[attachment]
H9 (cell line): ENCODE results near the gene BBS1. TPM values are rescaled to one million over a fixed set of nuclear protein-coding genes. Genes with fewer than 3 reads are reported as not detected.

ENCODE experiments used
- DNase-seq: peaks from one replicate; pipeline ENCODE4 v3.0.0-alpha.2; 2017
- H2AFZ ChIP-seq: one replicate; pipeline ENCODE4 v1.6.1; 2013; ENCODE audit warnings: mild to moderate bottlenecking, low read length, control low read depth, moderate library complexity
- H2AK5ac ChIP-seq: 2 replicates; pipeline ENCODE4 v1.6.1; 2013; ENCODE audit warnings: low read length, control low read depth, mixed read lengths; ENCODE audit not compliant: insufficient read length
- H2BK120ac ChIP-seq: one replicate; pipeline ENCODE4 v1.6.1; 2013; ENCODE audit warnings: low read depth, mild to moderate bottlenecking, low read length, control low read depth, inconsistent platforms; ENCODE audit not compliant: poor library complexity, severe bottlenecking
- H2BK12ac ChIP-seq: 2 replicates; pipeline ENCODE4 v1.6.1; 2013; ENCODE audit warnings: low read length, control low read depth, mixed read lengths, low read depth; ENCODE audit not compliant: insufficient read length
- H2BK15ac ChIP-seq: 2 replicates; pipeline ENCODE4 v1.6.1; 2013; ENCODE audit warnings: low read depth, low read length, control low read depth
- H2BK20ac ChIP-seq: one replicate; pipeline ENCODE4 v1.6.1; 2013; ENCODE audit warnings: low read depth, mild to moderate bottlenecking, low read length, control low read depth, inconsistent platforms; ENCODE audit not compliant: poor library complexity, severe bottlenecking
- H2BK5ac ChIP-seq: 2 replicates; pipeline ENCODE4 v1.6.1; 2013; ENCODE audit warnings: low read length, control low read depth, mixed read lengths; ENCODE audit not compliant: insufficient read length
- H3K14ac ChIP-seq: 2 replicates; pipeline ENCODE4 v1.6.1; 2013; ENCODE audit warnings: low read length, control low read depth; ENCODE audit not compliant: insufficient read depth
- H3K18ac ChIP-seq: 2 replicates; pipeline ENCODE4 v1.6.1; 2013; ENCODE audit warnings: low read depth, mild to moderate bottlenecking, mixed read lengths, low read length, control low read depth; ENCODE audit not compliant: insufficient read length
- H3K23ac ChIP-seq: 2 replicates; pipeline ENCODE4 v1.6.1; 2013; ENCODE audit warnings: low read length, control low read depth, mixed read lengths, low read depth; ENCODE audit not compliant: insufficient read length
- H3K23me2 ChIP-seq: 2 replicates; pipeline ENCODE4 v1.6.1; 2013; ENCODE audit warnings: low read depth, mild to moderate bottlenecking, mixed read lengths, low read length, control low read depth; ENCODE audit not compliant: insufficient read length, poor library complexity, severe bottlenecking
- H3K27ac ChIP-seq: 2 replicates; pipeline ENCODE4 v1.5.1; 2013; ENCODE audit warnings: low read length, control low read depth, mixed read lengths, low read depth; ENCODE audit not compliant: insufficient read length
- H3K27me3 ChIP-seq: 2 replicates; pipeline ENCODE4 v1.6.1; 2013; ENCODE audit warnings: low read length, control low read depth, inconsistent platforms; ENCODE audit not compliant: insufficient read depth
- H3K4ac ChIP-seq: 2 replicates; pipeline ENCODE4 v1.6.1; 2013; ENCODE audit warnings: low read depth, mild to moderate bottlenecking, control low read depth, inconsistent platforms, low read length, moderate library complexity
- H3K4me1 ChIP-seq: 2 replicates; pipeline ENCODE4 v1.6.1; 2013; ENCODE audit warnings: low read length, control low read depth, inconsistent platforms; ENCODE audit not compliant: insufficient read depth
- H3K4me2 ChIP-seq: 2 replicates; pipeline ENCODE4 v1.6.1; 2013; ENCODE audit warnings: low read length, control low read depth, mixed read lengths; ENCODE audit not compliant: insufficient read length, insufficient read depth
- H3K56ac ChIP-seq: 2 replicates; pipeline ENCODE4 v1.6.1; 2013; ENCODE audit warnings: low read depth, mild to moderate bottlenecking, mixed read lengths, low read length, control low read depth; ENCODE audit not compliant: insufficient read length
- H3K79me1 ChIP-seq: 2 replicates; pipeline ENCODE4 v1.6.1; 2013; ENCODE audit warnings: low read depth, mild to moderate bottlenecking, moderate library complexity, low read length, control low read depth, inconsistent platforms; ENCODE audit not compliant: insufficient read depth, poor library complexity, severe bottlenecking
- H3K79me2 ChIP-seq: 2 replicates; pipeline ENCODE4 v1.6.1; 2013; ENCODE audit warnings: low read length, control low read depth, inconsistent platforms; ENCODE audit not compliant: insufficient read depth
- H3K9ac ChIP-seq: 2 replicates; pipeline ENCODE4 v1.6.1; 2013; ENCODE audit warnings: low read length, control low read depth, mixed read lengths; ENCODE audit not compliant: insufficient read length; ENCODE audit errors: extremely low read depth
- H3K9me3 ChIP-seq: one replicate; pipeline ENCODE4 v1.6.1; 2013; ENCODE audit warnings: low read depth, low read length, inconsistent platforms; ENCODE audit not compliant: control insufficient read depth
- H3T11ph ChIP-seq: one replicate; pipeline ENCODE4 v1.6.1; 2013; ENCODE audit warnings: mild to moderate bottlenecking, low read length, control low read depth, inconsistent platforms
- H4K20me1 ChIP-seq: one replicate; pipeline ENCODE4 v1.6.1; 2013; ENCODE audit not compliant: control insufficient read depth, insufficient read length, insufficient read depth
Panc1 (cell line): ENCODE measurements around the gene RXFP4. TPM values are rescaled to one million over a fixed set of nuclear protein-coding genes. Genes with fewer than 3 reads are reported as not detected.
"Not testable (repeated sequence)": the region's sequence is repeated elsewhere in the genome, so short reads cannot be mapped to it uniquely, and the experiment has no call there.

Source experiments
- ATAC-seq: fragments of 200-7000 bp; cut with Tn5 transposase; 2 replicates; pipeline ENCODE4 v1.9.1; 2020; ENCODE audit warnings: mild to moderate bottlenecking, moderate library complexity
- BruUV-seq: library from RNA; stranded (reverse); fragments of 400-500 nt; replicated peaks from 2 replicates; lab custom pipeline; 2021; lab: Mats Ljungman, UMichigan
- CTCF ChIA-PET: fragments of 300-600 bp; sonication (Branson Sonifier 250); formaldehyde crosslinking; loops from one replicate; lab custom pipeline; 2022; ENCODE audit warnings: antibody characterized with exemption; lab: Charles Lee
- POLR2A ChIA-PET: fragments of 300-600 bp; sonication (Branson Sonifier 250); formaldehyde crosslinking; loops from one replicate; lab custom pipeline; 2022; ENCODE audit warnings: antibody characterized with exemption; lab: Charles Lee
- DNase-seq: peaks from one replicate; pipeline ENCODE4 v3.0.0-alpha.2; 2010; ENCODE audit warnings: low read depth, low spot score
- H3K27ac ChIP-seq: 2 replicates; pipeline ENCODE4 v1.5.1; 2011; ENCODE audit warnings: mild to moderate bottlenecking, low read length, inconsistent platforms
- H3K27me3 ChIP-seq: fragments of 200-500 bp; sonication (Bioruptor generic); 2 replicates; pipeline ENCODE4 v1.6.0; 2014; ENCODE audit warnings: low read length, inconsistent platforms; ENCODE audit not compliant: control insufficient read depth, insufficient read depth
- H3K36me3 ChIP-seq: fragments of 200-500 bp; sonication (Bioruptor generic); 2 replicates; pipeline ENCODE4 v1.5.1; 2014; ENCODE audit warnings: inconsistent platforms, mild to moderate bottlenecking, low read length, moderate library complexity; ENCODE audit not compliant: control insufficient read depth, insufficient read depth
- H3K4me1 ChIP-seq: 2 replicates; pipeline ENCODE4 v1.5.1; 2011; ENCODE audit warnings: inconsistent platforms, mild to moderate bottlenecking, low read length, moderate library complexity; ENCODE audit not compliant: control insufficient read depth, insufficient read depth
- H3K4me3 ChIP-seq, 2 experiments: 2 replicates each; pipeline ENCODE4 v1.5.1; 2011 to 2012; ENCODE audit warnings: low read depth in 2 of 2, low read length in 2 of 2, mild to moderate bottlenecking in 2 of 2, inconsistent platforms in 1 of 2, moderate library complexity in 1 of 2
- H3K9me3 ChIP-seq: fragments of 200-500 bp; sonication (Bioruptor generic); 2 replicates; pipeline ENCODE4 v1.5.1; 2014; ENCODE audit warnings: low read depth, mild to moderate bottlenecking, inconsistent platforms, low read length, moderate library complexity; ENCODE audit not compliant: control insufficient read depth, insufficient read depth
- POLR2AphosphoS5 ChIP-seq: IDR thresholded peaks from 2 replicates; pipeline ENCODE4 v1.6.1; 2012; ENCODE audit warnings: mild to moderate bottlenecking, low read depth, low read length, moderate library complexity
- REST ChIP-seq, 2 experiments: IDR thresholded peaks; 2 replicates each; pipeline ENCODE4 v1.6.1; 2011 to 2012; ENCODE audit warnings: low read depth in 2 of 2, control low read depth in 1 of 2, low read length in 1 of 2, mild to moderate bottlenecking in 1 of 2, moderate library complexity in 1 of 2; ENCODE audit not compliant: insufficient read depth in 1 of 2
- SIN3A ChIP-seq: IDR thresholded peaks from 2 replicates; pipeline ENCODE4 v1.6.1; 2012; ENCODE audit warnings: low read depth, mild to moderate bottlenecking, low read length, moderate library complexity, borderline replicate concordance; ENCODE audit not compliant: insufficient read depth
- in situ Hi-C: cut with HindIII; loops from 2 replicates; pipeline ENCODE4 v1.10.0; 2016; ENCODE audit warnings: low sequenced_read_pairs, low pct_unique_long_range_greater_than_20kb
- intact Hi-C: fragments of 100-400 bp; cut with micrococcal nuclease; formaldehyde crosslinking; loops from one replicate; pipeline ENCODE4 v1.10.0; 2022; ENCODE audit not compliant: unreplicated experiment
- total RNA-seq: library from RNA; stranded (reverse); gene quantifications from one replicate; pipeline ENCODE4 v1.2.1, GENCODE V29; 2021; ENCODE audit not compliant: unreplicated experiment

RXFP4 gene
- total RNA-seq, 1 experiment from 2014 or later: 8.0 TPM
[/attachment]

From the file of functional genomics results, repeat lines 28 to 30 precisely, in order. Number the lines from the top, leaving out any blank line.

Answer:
"Not testable (repeated sequence)": the region's sequence is repeated elsewhere in the genome, so short reads cannot be mapped to it uniquely, and the experiment has no call there.

Source experiments
- ATAC-seq: fragments of 200-7000 bp; cut with Tn5 transposase; 2 replicates; pipeline ENCODE4 v1.9.1; 2020; ENCODE audit warnings: mild to moderate bottlenecking, moderate library complexity